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Iron, Coal Prices to Halve as Chinese Growth Slumps

January 19, 2009 at 21:06 by Andriy Moraru

Iron, coal prices to halve contract prices for Australia’s iron ore and coking coal exports are forecast to halve. The dour outlook comes from Access Economics, which expects the Australian economy to fall into recession as growth slumps in China. The crisis and the effects on the domestic economy are expected to deepen as commodity prices fall because of reduced global demand.

In its Business Outlook, the Canberra economic agency says the “spectacular fall from grace” of commodity prices will slash tax revenue and cause businesses to shelve investment in infrastructure and project development.
There are concerns that, as mines shut down or reduce capacity, the benefits of the next boom could be missed when the economy and the resource cycle turn.
“We’re amid the largest market meltdown in modern history,” Access says.
“Commodity markets came to this late but they saw the same shocking rout in pricing recently seen in many markets.
“We’ve long thought that commodity prices have had to come back, substantially so.
“We didn’t think the blow-up would come this soon or be quite this spectacular, but blow up it has.”
The Access analysis finds that spot market prices are back to the level of five to six years ago, with current weakness abolishing all of the gains.
The unprecedented rise in commodity prices delivered the Government a revenue windfall of at least $40 billion, causing the surplus to balloon.
As the credit crunch pushes the world into recession, Access forecasts that April contract coking coal and iron ore prices will be halved.
Access’s outlook is more negative than that of Goldman Sachs, which says iron ore prices will be off by up to 30 per cent as demand sours.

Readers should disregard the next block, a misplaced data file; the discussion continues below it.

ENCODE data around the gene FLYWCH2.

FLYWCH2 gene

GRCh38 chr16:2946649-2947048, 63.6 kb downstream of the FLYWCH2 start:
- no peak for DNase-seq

“Given what has happened to global steel prices, we expect coking coal and iron ore contract prices to be slaughtered come April, with steaming coal prices to also be hit hard,” Access says.
“It took four or five years for the good news to build on industrial commodity prices. It will take rather less than two years for the bad news to carve a very large and painful chunk from Australian incomes.”
In its broader outlook, Access said it believed mining output would be cut back to 7.8 per cent in the next two financial years but the greatest pain would be felt in the resources labour market.
As the national jobless rate edges up to 4.5 per cent, it is predicted that thousands of mining and resources jobs will be slashed as profits fall..
Access forecasts an 11.4 per cent decline in the number of mining jobs in the next financial year, as mining capacity is cut back.
But Access predicts the jobless figure will then rebound slightly to slow workforce growth of just 1 per cent.
“Mining has been the powerhouse of the Australian economy in recent years, with the income it earned encouraging a rapid lift in investment and firing up a bunch of other sectors,” the agency said.
The negative outlook for the Australian economy is now shared by NAB, which believes a technical recession will be narrowly avoided in the next year.
In a revised outlook, the bank’s economists tipped that the economy would contract by 0.2 per cent in the final quarter of the past calendar year.
NABCapital chief economist Robert Henderson said the prospects for the economy would be grimmer if agriculture did not strengthen after recent rains.
“Our current forecasts for Australia have the economy just missing by a whisker the shorthand recession definition of two quarters of negative growth,” Mr Henderson said.
“The forecasts include a strong contribution from the farm sector as the drought breaks and the rural economy bounces back.
“Under most definitions, Australia’s non-farm economy is in recession now and we will remain there until the middle of the year.”

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